Magnetotelluric (MT) sounding is a popular choice of a geophysical method for geothermal exploration (e.g. Newman et al., 2008). Geoelectrical model of the subsurface can be recovered by 3D inversion of MT data. Distribution of electrical conductivity obtained from MT inversion can help identify altered areas saturated with hydrothermal fluids, indicate possible fluid paths, as well as locate deep reservoir itself.
In our paper we derive an efficient method for inversion of MT data using Gauss-Newton method in data space. Gauss-Newton method is one of the most popular approaches to solving inverse problems in geophysics. The major obstacle to applying the Gauss-Newton method in model space is the need to invert a large square matrix with both dimensions equal to the number of model parameters. In modern applications, the number of model parameters can be on the order of millions. Storage and operations with a matrix of this size can be unmanageable on a typical workstation, or even on a moderately sized cluster. Several researchers (e.g. Kordy et al., 2016) described and applied Gauss-Newton inversion in the data space. The size of the corresponding square Hessian matrix in the data space is reduced to both dimensions equal to the number of data points. The data space RGN formulation is equivalent to the model space formulation.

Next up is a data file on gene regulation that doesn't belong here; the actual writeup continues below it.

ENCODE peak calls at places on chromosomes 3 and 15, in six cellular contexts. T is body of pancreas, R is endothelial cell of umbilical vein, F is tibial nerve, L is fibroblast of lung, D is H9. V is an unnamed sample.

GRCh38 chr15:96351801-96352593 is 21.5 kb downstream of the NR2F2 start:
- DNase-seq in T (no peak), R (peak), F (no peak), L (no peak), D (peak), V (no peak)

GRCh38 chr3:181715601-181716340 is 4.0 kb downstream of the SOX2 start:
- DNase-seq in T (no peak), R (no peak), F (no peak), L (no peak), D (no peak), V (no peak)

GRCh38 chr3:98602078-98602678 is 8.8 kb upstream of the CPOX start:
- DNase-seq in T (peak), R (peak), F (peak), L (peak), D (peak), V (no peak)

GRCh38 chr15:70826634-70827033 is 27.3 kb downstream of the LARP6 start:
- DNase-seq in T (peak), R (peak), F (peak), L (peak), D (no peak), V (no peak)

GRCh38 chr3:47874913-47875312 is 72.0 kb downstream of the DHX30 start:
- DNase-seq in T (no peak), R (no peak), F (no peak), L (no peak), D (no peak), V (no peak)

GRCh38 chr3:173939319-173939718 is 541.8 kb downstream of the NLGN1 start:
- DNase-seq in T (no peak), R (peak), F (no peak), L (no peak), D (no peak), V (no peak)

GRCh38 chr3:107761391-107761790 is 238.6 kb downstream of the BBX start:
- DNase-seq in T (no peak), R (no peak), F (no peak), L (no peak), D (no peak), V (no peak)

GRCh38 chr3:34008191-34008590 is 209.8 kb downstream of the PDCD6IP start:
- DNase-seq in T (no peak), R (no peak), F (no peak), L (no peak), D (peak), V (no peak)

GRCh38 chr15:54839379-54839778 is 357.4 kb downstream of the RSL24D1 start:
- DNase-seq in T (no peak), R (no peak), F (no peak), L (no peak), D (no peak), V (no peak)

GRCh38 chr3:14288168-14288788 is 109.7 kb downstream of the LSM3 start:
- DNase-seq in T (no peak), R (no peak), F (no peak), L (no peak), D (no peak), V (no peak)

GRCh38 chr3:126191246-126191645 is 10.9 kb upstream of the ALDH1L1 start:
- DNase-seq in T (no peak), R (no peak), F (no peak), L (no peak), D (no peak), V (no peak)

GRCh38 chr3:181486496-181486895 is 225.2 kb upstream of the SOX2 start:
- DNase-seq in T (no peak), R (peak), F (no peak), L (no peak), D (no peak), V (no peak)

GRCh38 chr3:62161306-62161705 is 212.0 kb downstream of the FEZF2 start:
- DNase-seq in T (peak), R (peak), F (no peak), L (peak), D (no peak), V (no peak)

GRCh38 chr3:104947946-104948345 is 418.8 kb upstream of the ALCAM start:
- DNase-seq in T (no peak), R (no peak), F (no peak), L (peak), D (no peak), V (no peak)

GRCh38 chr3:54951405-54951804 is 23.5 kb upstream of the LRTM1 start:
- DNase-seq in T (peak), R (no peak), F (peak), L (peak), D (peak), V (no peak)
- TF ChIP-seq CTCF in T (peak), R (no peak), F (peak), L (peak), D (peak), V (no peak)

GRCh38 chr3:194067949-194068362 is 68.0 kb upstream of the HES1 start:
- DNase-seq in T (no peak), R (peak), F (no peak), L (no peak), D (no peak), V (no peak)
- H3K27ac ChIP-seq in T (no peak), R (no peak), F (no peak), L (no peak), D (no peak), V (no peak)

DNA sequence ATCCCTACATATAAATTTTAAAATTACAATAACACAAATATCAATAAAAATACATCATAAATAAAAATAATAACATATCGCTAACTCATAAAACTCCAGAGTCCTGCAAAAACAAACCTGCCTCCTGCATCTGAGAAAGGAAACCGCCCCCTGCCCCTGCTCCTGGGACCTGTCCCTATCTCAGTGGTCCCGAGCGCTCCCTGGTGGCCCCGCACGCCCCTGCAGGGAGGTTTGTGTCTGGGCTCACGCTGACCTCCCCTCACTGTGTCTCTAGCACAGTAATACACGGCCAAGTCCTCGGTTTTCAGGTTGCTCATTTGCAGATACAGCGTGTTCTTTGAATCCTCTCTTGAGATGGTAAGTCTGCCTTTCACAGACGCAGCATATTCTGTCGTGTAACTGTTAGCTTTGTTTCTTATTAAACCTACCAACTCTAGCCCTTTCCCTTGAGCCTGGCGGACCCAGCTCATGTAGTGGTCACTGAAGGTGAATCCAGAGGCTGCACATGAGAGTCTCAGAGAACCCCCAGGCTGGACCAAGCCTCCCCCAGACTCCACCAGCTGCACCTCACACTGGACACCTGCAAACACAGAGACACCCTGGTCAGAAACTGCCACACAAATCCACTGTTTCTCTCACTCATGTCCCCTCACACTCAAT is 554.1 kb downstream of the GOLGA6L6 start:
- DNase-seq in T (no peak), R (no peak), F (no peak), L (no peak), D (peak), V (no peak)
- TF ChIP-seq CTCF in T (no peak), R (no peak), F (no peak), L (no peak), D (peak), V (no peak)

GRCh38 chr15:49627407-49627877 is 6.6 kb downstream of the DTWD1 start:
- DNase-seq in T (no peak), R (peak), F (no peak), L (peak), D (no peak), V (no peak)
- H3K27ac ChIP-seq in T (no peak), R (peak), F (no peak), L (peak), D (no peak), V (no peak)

An example of inversion of MT data collected in the area with known geothermal resources is presented. We applied our method to the data from Sevier Thermal Belt located in southwestern Utah. Resulting conductivity model indicated possible location of the magma reservoir, possible paths of geothermal fluids, and the location of saturated altered rocks in the subsurface.
Kordy, M., P.Wannamaker, V. Maris, E. Cherkaev, and G. Hill, 2016, 3-dimensional magnetotelluric inversion including topography using deformed hexahedral edge finite elements and direct solvers parallelized on symmetric multiprocessor computers – Part II: direct data-space inverse solution, Geophysical Journal International, 204, 94-110.
AAPG Datapages/Search and Discovery Article #90323 ©2018 AAPG Annual Convention and Exhibition, Salt Lake City, Utah, May 20-23, 2018